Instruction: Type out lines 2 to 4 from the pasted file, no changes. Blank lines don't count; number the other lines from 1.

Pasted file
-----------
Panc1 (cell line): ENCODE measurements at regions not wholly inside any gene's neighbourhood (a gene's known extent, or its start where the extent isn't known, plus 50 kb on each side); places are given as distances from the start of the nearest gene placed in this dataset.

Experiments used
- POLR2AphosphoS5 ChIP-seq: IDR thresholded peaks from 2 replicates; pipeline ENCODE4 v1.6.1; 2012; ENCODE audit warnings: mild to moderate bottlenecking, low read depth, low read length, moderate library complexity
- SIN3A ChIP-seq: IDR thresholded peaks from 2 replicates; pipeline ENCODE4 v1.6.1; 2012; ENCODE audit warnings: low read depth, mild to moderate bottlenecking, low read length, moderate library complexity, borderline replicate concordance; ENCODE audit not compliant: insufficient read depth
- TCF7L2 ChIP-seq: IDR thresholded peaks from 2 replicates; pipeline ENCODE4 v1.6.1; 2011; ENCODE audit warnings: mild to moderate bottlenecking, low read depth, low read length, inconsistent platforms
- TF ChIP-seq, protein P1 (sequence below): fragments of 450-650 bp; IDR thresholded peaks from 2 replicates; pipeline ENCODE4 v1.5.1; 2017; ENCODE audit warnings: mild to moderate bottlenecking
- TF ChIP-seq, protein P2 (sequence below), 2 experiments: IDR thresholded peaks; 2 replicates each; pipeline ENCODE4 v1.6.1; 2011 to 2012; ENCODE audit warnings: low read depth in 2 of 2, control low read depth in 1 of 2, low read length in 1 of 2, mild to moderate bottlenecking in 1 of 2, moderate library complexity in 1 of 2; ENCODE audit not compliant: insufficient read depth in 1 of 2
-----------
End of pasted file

Experiments used
- POLR2AphosphoS5 ChIP-seq: IDR thresholded peaks from 2 replicates; pipeline ENCODE4 v1.6.1; 2012; ENCODE audit warnings: mild to moderate bottlenecking, low read depth, low read length, moderate library complexity
- SIN3A ChIP-seq: IDR thresholded peaks from 2 replicates; pipeline ENCODE4 v1.6.1; 2012; ENCODE audit warnings: low read depth, mild to moderate bottlenecking, low read length, moderate library complexity, borderline replicate concordance; ENCODE audit not compliant: insufficient read depth